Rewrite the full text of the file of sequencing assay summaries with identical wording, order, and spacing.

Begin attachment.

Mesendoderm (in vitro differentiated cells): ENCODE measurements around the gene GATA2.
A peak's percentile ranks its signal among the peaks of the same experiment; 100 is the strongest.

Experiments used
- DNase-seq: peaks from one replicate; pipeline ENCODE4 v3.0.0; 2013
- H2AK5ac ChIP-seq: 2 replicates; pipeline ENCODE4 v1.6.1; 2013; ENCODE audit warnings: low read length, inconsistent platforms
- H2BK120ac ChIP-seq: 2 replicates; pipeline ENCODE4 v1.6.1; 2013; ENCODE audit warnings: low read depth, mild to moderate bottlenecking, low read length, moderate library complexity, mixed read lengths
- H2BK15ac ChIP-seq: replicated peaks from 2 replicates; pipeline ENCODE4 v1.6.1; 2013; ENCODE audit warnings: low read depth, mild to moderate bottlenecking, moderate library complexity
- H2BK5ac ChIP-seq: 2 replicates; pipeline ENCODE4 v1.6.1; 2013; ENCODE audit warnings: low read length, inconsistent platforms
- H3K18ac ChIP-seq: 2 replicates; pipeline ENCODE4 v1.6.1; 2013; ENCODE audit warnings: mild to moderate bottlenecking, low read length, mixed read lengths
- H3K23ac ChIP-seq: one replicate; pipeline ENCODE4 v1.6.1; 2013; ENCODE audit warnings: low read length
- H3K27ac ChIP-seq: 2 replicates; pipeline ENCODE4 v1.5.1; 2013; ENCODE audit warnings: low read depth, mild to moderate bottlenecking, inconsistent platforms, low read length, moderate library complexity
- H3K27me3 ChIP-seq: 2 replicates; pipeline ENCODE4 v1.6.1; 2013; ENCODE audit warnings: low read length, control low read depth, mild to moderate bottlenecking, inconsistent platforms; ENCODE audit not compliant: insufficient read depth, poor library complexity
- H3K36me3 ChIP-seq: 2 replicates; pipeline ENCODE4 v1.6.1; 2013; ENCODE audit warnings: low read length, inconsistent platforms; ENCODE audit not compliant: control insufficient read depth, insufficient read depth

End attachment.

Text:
Mesendoderm (in vitro differentiated cells): ENCODE measurements around the gene GATA2.
A peak's percentile ranks its signal among the peaks of the same experiment; 100 is the strongest.

Experiments used
- DNase-seq: peaks from one replicate; pipeline ENCODE4 v3.0.0; 2013
- H2AK5ac ChIP-seq: 2 replicates; pipeline ENCODE4 v1.6.1; 2013; ENCODE audit warnings: low read length, inconsistent platforms
- H2BK120ac ChIP-seq: 2 replicates; pipeline ENCODE4 v1.6.1; 2013; ENCODE audit warnings: low read depth, mild to moderate bottlenecking, low read length, moderate library complexity, mixed read lengths
- H2BK15ac ChIP-seq: replicated peaks from 2 replicates; pipeline ENCODE4 v1.6.1; 2013; ENCODE audit warnings: low read depth, mild to moderate bottlenecking, moderate library complexity
- H2BK5ac ChIP-seq: 2 replicates; pipeline ENCODE4 v1.6.1; 2013; ENCODE audit warnings: low read length, inconsistent platforms
- H3K18ac ChIP-seq: 2 replicates; pipeline ENCODE4 v1.6.1; 2013; ENCODE audit warnings: mild to moderate bottlenecking, low read length, mixed read lengths
- H3K23ac ChIP-seq: one replicate; pipeline ENCODE4 v1.6.1; 2013; ENCODE audit warnings: low read length
- H3K27ac ChIP-seq: 2 replicates; pipeline ENCODE4 v1.5.1; 2013; ENCODE audit warnings: low read depth, mild to moderate bottlenecking, inconsistent platforms, low read length, moderate library complexity
- H3K27me3 ChIP-seq: 2 replicates; pipeline ENCODE4 v1.6.1; 2013; ENCODE audit warnings: low read length, control low read depth, mild to moderate bottlenecking, inconsistent platforms; ENCODE audit not compliant: insufficient read depth, poor library complexity
- H3K36me3 ChIP-seq: 2 replicates; pipeline ENCODE4 v1.6.1; 2013; ENCODE audit warnings: low read length, inconsistent platforms; ENCODE audit not compliant: control insufficient read depth, insufficient read depth